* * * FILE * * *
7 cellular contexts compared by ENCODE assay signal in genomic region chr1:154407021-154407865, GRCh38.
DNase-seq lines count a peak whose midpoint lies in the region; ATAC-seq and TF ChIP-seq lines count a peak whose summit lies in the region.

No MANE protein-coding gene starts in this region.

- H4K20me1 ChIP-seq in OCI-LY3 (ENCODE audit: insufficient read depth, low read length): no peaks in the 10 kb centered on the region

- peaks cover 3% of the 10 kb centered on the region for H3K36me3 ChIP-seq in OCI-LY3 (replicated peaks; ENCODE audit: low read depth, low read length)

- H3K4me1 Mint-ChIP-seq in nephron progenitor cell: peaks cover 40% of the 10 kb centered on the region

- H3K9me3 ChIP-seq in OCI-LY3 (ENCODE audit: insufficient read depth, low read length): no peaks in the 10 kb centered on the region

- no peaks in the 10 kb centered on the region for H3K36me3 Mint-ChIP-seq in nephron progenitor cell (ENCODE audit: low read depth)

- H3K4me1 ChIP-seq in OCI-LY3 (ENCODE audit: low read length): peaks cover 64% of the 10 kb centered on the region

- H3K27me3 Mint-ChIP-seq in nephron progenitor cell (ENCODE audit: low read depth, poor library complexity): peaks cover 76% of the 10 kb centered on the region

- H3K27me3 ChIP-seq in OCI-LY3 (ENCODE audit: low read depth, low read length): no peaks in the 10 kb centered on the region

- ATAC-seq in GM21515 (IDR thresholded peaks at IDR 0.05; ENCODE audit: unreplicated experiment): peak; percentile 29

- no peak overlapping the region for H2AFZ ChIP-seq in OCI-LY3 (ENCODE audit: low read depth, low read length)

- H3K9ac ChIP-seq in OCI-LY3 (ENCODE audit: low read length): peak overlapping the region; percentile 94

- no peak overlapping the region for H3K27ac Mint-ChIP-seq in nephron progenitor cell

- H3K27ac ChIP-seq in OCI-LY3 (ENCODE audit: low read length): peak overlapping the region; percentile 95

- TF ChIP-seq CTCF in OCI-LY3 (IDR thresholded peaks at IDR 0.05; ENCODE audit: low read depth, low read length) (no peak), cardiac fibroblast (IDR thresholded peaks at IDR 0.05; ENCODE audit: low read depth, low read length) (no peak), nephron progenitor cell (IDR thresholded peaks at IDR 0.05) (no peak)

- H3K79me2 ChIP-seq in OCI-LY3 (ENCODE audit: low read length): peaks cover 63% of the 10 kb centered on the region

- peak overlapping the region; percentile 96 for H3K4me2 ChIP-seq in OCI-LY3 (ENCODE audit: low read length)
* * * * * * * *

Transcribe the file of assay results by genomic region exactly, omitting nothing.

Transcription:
7 cellular contexts compared by ENCODE assay signal in genomic region chr1:154407021-154407865, GRCh38.
DNase-seq lines count a peak whose midpoint lies in the region; ATAC-seq and TF ChIP-seq lines count a peak whose summit lies in the region.

No MANE protein-coding gene starts in this region.

- H4K20me1 ChIP-seq in OCI-LY3 (ENCODE audit: insufficient read depth, low read length): no peaks in the 10 kb centered on the region

- peaks cover 3% of the 10 kb centered on the region for H3K36me3 ChIP-seq in OCI-LY3 (replicated peaks; ENCODE audit: low read depth, low read length)

- H3K4me1 Mint-ChIP-seq in nephron progenitor cell: peaks cover 40% of the 10 kb centered on the region

- H3K9me3 ChIP-seq in OCI-LY3 (ENCODE audit: insufficient read depth, low read length): no peaks in the 10 kb centered on the region

- no peaks in the 10 kb centered on the region for H3K36me3 Mint-ChIP-seq in nephron progenitor cell (ENCODE audit: low read depth)

- H3K4me1 ChIP-seq in OCI-LY3 (ENCODE audit: low read length): peaks cover 64% of the 10 kb centered on the region

- H3K27me3 Mint-ChIP-seq in nephron progenitor cell (ENCODE audit: low read depth, poor library complexity): peaks cover 76% of the 10 kb centered on the region

- H3K27me3 ChIP-seq in OCI-LY3 (ENCODE audit: low read depth, low read length): no peaks in the 10 kb centered on the region

- ATAC-seq in GM21515 (IDR thresholded peaks at IDR 0.05; ENCODE audit: unreplicated experiment): peak; percentile 29

- no peak overlapping the region for H2AFZ ChIP-seq in OCI-LY3 (ENCODE audit: low read depth, low read length)

- H3K9ac ChIP-seq in OCI-LY3 (ENCODE audit: low read length): peak overlapping the region; percentile 94

- no peak overlapping the region for H3K27ac Mint-ChIP-seq in nephron progenitor cell

- H3K27ac ChIP-seq in OCI-LY3 (ENCODE audit: low read length): peak overlapping the region; percentile 95

- TF ChIP-seq CTCF in OCI-LY3 (IDR thresholded peaks at IDR 0.05; ENCODE audit: low read depth, low read length) (no peak), cardiac fibroblast (IDR thresholded peaks at IDR 0.05; ENCODE audit: low read depth, low read length) (no peak), nephron progenitor cell (IDR thresholded peaks at IDR 0.05) (no peak)

- H3K79me2 ChIP-seq in OCI-LY3 (ENCODE audit: low read length): peaks cover 63% of the 10 kb centered on the region

- peak overlapping the region; percentile 96 for H3K4me2 ChIP-seq in OCI-LY3 (ENCODE audit: low read length)